Tag Archives: Rose Byrne

“Frozen” and Creating a New Standard

Frozen end

This weekend, Frozen will overtake Iron Man 3 as the fifth highest-grossing movie ever made. It will join Avatar, Titanic, The Avengers, and Harry Potter and the Deathly Hallows Part 2 in the top 5. Each of these films has something in common – though they may be outnumbered by the males, each has a strong female lead that doesn’t need the man in order to justify her role in the film: Zoe Saldana in Avatar, Kate Winslet in Titanic, Scarlett Johansson in The Avengers and Emma Watson in Harry Potter.

Frozen is the first in which the female protagonists outnumber the male. If you look at the top 20 films, or top 50, or whatever number you’d like, you’ll see a high rate of movies that boast female leads – Keira Knightley in the Pirates of the Caribbean movies, Laura Dern in Jurassic Park, Natalie Portman in The Phantom Menace (it’s worth noting this is the highest grossing Star Wars prequel, and the only one in which Portman has narrative function instead of being treated like a fetish object or a McGuffin). For all its other problems, Tim Burton’s Alice in Wonderland contains no male leads, instead bouncing back and forth between Mia Wasikowska and Helena Bonham Carter (Depp is supporting in this). It’s #16. The highest-grossing Dark Knight is the one that finally gives us a female superhero.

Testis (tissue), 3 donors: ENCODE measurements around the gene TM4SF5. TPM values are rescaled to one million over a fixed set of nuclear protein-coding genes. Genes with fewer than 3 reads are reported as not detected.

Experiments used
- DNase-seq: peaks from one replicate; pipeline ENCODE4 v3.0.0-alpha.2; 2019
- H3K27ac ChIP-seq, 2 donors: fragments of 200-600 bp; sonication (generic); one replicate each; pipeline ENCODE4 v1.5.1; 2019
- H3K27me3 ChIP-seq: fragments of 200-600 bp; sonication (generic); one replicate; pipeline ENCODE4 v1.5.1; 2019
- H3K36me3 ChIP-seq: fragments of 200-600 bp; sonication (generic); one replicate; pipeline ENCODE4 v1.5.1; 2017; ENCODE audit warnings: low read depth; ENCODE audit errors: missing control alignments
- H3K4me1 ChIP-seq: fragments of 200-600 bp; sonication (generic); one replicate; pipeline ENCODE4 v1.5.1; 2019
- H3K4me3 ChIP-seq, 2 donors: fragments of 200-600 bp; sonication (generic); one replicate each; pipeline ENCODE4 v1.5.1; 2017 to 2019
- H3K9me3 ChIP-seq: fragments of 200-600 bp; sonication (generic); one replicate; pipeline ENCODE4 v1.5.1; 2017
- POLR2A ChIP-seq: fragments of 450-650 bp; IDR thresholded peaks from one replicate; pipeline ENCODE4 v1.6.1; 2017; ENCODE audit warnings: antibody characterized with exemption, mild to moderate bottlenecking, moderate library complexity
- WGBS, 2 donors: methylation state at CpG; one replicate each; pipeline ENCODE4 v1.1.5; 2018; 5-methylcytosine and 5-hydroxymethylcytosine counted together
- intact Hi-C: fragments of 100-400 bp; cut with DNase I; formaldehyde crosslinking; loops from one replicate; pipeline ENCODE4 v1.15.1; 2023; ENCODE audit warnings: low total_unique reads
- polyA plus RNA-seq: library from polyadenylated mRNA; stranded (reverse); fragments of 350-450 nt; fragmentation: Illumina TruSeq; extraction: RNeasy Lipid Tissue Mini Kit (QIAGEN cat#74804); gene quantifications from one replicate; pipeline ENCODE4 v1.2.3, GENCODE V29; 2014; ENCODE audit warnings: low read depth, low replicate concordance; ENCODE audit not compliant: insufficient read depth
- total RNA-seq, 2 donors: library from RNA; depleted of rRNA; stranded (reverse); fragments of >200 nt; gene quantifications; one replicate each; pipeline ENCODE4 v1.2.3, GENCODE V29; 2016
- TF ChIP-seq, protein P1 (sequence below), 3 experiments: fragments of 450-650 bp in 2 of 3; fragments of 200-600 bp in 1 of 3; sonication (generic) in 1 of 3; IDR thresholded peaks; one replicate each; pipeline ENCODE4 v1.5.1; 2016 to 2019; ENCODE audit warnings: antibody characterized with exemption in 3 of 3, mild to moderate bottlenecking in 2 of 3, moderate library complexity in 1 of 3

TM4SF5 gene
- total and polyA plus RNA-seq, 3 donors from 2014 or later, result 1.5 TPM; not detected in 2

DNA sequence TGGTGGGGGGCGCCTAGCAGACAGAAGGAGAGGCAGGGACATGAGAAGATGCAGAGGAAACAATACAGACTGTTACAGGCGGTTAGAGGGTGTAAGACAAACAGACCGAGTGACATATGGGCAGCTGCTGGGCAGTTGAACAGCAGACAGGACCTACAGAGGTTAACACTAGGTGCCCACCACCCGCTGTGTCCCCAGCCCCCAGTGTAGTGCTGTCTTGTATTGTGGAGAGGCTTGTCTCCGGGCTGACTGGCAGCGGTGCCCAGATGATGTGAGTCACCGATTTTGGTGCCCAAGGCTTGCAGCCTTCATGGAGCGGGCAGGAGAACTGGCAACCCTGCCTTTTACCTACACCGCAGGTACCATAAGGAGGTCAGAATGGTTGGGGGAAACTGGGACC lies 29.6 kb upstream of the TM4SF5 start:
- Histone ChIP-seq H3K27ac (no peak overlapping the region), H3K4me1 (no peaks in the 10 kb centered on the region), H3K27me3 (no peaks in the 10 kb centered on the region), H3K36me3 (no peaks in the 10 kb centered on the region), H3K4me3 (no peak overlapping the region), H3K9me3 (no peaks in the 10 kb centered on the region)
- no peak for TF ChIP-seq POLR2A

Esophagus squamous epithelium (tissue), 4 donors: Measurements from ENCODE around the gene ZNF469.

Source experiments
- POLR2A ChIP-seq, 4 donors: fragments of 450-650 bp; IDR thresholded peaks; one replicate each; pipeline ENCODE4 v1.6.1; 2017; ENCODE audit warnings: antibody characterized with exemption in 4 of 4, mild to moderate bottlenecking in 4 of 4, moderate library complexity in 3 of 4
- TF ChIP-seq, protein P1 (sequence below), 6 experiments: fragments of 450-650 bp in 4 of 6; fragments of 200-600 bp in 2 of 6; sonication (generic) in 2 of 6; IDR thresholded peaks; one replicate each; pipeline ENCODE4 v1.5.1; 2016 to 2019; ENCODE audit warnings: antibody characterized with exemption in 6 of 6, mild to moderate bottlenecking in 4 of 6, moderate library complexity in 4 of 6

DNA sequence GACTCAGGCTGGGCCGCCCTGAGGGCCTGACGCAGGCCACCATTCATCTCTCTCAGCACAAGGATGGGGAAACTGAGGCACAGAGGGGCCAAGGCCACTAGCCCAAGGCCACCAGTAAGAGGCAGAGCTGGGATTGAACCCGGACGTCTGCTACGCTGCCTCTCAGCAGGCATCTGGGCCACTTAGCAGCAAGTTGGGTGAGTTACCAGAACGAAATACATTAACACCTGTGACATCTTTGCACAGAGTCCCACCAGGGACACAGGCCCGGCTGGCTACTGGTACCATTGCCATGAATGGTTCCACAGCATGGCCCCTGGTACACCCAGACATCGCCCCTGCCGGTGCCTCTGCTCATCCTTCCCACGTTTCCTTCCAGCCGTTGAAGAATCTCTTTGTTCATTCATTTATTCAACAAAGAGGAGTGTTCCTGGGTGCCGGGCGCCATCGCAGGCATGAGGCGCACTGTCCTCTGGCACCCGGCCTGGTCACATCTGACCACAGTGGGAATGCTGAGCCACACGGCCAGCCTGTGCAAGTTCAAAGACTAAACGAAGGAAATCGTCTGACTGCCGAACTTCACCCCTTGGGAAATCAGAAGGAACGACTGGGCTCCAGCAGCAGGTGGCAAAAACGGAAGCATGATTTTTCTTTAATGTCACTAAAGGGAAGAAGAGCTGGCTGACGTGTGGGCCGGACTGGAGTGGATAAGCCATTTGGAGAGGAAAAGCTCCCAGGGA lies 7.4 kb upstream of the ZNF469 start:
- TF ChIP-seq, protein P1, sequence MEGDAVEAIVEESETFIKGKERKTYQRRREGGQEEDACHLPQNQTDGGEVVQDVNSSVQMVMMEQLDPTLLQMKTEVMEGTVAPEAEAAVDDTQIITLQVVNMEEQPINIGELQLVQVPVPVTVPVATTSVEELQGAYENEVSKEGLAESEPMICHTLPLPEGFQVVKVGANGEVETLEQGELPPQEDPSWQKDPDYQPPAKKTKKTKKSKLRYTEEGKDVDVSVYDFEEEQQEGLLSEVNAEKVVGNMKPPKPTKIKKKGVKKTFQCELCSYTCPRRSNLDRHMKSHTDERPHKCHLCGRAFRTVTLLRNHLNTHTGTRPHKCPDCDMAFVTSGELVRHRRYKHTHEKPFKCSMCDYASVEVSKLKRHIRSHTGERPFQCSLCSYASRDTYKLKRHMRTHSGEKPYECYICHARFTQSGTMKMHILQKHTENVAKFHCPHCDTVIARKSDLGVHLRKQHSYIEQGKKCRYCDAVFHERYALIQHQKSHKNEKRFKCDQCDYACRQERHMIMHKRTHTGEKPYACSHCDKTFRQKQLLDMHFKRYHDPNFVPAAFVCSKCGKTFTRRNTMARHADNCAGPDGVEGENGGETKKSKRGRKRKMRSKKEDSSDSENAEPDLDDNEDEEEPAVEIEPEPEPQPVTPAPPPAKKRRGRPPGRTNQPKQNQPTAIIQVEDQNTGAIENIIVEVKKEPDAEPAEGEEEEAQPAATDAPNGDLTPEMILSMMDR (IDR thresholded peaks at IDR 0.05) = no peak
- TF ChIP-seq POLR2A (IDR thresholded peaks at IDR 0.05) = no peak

Even the highest grossing Indiana Jones was Raiders of the Lost Ark, the one in which the woman punched and kicked and drank and spit, not the one in which the women screamed helplessly or turned out to be traitorous. It took 27 years, the benefit of inflation, and Karen Allen reprising her Raiders role to finally set a new Indy box office record in Kingdom of the Crystal Skull.

Gone with the Wind

We shouldn’t pretend this is anything new. Adjusted for inflation, the highest grossing movie of all-time is, by a very wide margin, Gone with the Wind (1939), which follows a female protagonist. The Sound of Music (1965) sits at #3. Female lead. Titanic (1997) and Doctor Zhivago (1965) are effectively split leads, one man, one woman. The Exorcist (1973) boasts two female leads and a male one that enters late in the game. Snow White (1937), female lead. Six of the movies in the top 10 boast a leading woman. Four of them follow a woman exclusively, with the men in supporting roles, while four films follow men exclusively (Star Wars, E.T., The Ten Commandments, & Jaws). This does not include the Judy Garland-led The Wizard of Oz, which was never much of a hit in theaters but has earned more in syndication (adjusted for inflation) than any other film.